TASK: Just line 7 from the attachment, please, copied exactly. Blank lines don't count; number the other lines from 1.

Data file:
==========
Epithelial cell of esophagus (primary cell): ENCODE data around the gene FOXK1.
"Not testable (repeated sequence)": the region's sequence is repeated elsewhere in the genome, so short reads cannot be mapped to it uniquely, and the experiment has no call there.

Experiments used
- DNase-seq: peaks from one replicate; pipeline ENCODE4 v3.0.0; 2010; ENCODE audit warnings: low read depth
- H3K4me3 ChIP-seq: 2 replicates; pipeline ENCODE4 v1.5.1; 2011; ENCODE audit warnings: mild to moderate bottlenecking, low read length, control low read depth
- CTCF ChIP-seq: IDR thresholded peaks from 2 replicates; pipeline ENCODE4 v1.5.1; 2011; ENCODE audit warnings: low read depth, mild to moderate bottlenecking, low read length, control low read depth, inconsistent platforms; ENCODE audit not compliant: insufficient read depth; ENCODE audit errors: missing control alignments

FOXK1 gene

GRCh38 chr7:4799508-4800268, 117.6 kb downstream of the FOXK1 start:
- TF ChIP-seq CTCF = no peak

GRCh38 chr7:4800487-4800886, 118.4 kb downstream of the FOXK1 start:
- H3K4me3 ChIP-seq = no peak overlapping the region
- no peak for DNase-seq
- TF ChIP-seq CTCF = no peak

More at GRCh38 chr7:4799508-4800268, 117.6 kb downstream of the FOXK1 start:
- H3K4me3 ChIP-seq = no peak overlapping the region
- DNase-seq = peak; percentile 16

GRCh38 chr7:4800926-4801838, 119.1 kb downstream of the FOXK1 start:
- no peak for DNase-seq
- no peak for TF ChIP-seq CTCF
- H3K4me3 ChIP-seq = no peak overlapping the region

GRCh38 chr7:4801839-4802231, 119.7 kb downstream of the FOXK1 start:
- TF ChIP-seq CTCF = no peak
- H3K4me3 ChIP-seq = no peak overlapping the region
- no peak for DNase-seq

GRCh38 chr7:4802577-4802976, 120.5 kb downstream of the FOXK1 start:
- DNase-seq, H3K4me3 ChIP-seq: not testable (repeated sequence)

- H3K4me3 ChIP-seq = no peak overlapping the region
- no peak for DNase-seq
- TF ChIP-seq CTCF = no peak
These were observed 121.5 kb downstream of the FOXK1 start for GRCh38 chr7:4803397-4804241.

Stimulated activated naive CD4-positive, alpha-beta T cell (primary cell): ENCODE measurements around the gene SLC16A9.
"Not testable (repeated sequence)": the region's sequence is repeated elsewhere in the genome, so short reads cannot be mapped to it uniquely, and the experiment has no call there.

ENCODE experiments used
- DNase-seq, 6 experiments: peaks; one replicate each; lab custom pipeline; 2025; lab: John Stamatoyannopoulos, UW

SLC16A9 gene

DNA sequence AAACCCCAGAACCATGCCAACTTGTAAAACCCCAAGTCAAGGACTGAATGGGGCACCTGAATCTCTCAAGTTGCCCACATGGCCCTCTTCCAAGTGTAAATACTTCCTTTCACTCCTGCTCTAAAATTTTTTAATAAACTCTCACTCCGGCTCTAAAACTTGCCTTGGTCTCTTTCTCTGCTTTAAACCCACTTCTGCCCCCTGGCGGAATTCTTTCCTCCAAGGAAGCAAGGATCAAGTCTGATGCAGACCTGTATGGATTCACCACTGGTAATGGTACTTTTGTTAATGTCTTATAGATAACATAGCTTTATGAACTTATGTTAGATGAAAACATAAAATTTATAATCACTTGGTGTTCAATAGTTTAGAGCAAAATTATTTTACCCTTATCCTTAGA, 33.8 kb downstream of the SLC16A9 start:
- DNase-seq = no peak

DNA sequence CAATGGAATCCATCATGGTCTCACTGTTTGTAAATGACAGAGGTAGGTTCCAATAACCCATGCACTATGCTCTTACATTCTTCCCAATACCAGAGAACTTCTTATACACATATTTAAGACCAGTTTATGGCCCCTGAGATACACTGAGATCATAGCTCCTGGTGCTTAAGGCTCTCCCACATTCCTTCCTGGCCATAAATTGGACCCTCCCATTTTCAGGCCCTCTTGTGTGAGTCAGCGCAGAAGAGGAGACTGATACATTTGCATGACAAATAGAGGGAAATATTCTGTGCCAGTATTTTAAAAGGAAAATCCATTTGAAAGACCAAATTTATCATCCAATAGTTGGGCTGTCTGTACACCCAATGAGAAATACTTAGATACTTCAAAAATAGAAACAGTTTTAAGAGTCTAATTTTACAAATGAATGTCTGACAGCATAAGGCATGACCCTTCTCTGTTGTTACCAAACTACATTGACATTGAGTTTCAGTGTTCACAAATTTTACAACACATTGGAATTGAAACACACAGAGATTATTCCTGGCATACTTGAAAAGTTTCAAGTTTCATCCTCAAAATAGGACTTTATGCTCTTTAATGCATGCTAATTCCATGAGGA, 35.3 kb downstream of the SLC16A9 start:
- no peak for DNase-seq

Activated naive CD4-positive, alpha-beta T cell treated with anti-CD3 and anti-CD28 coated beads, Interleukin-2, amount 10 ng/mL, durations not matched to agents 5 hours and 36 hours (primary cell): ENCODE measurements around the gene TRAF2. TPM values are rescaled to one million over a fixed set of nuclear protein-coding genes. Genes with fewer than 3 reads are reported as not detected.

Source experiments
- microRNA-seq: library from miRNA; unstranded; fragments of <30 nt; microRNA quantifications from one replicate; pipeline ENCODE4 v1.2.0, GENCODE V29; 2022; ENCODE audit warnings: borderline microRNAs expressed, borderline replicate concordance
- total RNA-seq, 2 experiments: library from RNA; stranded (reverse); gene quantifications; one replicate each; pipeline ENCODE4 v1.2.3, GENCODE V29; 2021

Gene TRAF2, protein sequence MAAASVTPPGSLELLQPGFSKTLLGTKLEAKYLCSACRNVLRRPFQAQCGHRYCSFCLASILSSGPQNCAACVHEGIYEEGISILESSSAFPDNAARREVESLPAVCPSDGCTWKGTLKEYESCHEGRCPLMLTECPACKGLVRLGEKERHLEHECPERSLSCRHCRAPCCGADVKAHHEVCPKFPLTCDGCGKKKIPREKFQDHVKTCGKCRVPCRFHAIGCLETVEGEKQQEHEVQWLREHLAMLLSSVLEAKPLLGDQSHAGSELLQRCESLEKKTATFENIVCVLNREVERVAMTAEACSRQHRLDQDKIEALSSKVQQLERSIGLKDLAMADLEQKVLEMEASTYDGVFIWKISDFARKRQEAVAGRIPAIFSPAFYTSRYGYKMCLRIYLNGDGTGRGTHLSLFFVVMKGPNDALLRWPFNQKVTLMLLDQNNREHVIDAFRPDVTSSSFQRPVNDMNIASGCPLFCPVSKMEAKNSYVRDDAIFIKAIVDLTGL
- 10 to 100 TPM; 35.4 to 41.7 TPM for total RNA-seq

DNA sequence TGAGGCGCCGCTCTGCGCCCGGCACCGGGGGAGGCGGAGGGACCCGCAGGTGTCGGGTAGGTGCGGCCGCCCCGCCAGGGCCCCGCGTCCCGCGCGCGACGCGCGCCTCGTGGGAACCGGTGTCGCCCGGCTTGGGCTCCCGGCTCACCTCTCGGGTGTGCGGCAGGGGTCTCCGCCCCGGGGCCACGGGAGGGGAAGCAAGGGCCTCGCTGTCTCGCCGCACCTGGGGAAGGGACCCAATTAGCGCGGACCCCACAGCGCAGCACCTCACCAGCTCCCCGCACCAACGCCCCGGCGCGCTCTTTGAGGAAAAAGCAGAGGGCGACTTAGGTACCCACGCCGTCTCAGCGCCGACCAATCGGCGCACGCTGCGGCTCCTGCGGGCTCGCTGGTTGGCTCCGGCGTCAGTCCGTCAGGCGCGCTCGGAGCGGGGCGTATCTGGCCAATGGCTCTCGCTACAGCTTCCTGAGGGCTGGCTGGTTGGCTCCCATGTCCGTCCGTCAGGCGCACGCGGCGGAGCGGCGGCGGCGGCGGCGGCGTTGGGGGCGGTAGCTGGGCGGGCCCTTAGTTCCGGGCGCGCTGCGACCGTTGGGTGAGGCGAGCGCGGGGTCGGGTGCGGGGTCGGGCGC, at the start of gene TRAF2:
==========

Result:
FOXK1 gene